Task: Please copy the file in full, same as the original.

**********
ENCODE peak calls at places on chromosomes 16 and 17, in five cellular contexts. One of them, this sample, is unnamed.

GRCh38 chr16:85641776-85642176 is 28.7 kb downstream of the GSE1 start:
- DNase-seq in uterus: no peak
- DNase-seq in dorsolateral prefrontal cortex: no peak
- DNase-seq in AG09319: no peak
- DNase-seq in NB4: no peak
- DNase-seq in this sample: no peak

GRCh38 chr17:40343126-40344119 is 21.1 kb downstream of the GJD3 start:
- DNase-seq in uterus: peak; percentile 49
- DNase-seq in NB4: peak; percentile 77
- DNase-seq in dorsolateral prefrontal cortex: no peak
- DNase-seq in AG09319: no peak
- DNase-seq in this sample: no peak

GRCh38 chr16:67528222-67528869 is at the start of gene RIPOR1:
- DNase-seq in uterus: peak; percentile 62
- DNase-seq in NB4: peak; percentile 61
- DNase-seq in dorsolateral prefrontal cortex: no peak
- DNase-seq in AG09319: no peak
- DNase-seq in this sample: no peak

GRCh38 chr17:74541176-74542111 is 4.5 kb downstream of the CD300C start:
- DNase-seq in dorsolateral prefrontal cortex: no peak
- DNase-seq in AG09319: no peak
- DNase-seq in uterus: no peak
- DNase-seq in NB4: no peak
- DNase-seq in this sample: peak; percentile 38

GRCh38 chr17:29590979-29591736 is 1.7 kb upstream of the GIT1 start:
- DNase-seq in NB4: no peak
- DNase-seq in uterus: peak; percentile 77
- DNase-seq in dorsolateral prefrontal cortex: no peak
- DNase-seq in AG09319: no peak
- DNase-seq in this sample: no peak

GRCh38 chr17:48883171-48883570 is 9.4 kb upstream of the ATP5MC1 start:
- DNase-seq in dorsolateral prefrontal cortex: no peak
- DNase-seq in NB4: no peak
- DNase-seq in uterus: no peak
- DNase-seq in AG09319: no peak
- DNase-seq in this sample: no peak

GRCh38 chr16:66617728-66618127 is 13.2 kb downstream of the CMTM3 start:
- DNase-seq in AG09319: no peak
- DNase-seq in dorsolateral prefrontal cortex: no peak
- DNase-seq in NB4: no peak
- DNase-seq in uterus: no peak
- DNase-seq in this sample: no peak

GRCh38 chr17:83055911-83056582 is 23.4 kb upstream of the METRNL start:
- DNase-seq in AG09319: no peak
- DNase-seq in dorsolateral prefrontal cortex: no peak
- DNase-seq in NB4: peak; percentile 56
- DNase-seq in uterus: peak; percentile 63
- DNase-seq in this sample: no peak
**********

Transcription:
ENCODE peak calls at places on chromosomes 16 and 17, in five cellular contexts. One of them, this sample, is unnamed.

GRCh38 chr16:85641776-85642176 is 28.7 kb downstream of the GSE1 start:
- DNase-seq in uterus: no peak
- DNase-seq in dorsolateral prefrontal cortex: no peak
- DNase-seq in AG09319: no peak
- DNase-seq in NB4: no peak
- DNase-seq in this sample: no peak

GRCh38 chr17:40343126-40344119 is 21.1 kb downstream of the GJD3 start:
- DNase-seq in uterus: peak; percentile 49
- DNase-seq in NB4: peak; percentile 77
- DNase-seq in dorsolateral prefrontal cortex: no peak
- DNase-seq in AG09319: no peak
- DNase-seq in this sample: no peak

GRCh38 chr16:67528222-67528869 is at the start of gene RIPOR1:
- DNase-seq in uterus: peak; percentile 62
- DNase-seq in NB4: peak; percentile 61
- DNase-seq in dorsolateral prefrontal cortex: no peak
- DNase-seq in AG09319: no peak
- DNase-seq in this sample: no peak

GRCh38 chr17:74541176-74542111 is 4.5 kb downstream of the CD300C start:
- DNase-seq in dorsolateral prefrontal cortex: no peak
- DNase-seq in AG09319: no peak
- DNase-seq in uterus: no peak
- DNase-seq in NB4: no peak
- DNase-seq in this sample: peak; percentile 38

GRCh38 chr17:29590979-29591736 is 1.7 kb upstream of the GIT1 start:
- DNase-seq in NB4: no peak
- DNase-seq in uterus: peak; percentile 77
- DNase-seq in dorsolateral prefrontal cortex: no peak
- DNase-seq in AG09319: no peak
- DNase-seq in this sample: no peak

GRCh38 chr17:48883171-48883570 is 9.4 kb upstream of the ATP5MC1 start:
- DNase-seq in dorsolateral prefrontal cortex: no peak
- DNase-seq in NB4: no peak
- DNase-seq in uterus: no peak
- DNase-seq in AG09319: no peak
- DNase-seq in this sample: no peak

GRCh38 chr16:66617728-66618127 is 13.2 kb downstream of the CMTM3 start:
- DNase-seq in AG09319: no peak
- DNase-seq in dorsolateral prefrontal cortex: no peak
- DNase-seq in NB4: no peak
- DNase-seq in uterus: no peak
- DNase-seq in this sample: no peak

GRCh38 chr17:83055911-83056582 is 23.4 kb upstream of the METRNL start:
- DNase-seq in AG09319: no peak
- DNase-seq in dorsolateral prefrontal cortex: no peak
- DNase-seq in NB4: peak; percentile 56
- DNase-seq in uterus: peak; percentile 63
- DNase-seq in this sample: no peak